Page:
Years ago, Netanyahu also spectacularly mismanaged the fallout of a botched assassination attempt in Jordan against a Hamas leader, resulting in damage to Israel that continues to this day.

In 1997, he sent a team of Mossad assassins posing as Canadian tourists to Amman, Jordan to kill Khaled Meshal, chairman of Hamas’ politburo. As Mashal entered his office there, two Mossad agents came up behind him, sprayed a powerful poison into his ear, and fled. Mashal’s Jordanian bodyguards managed to chase down and capture the assailants. Meanwhile, Mashal began vomiting and was rushed to a hospital. As his condition deteriorated, doctors determined he had been poisoned.

An angry King Hussein, fearing Mashal’s death would spark riots by Jordan’s majority Palestinian population, contacted Netanyahu, demanding an antidote to the poison. Netanyahu refused. As Mashal fell into a coma, the Jordanian monarch threatened to abrogate Jordan’s 1994 peace treaty with Israel if the Hamas leader died. At that point, President Bill Clinton weighed in and forced Netanyahu to turn over the antidote, which saved Mashal’s life.

But Hussein made the repatriation of the Mossad’s would-be assassins conditional on Israel’s release from prison of Sheikh Ahmed Yassin, the quadriplegic Gaza imam who had founded Hamas and who was serving a life sentence for ordering the killings of Palestinian collaborators. Netanyahu complied, setting Yassin free. The entire episode, from the botched Mashal assassination attempt to Yassin’s release, proved highly embarrassing for Netanyahu and the Mossad.

But the story doesn’t end there. During the second intifada in 2004, Yassin ordered a series of Hamas suicide bombings that killed scores of Israeli civilians, marking the 67-year-old cleric for assassination. As Yassin’s two bodyguards wheeled him out of a Gaza mosque after morning prayers, an Israeli AH-60 Apache helicopter fired a Hellfire missile, instantly killing them all, as well as nine bystanders.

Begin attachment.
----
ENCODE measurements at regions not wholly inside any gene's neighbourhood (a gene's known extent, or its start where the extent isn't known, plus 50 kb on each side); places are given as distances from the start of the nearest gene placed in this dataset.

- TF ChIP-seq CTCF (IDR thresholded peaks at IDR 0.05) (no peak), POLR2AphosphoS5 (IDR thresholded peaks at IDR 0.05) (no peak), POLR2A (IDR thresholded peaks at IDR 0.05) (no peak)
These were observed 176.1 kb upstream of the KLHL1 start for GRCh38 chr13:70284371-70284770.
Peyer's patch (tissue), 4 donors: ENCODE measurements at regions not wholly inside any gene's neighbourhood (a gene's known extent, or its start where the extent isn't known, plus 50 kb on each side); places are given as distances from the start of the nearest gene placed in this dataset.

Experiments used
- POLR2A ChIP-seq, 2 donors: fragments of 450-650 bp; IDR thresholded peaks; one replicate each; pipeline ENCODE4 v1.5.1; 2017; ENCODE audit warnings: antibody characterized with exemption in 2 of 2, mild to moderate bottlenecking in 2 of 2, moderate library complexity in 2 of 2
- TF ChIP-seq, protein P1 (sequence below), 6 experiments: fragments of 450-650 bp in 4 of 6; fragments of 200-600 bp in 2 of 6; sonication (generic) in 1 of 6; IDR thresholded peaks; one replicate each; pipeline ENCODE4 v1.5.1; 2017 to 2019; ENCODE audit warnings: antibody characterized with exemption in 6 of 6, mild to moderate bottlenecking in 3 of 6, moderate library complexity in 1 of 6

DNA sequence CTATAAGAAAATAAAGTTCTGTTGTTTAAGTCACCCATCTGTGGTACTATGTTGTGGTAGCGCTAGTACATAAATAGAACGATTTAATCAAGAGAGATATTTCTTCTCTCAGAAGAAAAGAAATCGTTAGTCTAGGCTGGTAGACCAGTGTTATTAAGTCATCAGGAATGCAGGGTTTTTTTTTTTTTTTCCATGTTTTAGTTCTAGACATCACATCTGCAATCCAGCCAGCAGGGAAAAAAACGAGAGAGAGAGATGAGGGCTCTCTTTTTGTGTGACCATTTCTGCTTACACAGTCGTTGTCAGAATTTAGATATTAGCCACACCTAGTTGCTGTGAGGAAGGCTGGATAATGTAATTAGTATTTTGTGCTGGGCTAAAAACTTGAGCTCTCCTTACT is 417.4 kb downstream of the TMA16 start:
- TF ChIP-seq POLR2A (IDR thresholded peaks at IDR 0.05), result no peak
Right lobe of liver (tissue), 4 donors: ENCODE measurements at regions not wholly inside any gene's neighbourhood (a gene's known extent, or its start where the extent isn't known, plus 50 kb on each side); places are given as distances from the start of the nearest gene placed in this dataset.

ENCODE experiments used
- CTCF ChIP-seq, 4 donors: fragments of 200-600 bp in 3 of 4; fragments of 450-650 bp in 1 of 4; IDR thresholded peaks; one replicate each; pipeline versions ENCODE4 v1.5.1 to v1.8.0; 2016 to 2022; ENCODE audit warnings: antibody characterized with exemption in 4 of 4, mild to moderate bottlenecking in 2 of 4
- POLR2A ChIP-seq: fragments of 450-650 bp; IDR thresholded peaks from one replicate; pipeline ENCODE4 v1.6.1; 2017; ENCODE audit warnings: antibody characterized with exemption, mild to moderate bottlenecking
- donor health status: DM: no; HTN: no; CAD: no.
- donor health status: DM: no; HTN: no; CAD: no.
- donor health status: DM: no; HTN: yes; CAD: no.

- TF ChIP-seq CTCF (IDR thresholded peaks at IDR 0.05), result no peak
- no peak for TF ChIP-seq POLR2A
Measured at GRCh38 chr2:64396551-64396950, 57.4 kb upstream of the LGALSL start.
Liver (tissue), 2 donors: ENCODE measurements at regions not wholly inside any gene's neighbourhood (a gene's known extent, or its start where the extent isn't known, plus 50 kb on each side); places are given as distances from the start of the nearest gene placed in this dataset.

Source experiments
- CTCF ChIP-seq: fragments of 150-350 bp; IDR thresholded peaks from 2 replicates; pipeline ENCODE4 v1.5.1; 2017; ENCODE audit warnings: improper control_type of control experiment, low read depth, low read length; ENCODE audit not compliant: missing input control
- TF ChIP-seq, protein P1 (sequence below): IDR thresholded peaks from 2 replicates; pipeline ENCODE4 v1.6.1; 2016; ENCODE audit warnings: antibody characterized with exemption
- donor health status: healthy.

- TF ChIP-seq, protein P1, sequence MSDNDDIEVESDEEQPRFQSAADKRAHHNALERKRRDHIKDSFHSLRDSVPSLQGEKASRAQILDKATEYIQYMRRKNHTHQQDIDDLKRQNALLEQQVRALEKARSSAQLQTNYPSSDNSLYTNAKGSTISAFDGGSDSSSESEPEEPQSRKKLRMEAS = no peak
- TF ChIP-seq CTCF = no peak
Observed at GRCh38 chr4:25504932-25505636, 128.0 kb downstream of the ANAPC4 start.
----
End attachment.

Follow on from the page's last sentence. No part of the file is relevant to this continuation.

In his monumental 2018 book, “Rise And Kill First: The Secret History of Israel’s Targeted Assassinations,” author and New York Times correspondent Ronen Bergman notes that Yassin’s assassination led to a temporary ceasefire between Israel and Hamas. But more importantly, Bergman adds, the killings also paved the way for Iran, Israel's most dangerous enemy, to become Hamas’ principal financier, arms supplier and military trainer.

“Yassin strongly opposed any cooperation or ties with Iran, and he imposed his view on the organization,” Bergman wrote. His assassination “effectively removed all of the restrictions he had placed on relations with Iran.” After Yassin’s death, the leadership of Hamas shifted from Gaza to the then-Damascus-based Mashal, who informed Tehran that “Hamas was now ready to receive any and all assistance from them,” Bergman wrote, adding: “The Iranians began to send missile parts to the Gaza Strip in an effort to increase the range and lethality of the organization’s arsenal. Instructors from the Revolutionary Guard came to Gaza as well.”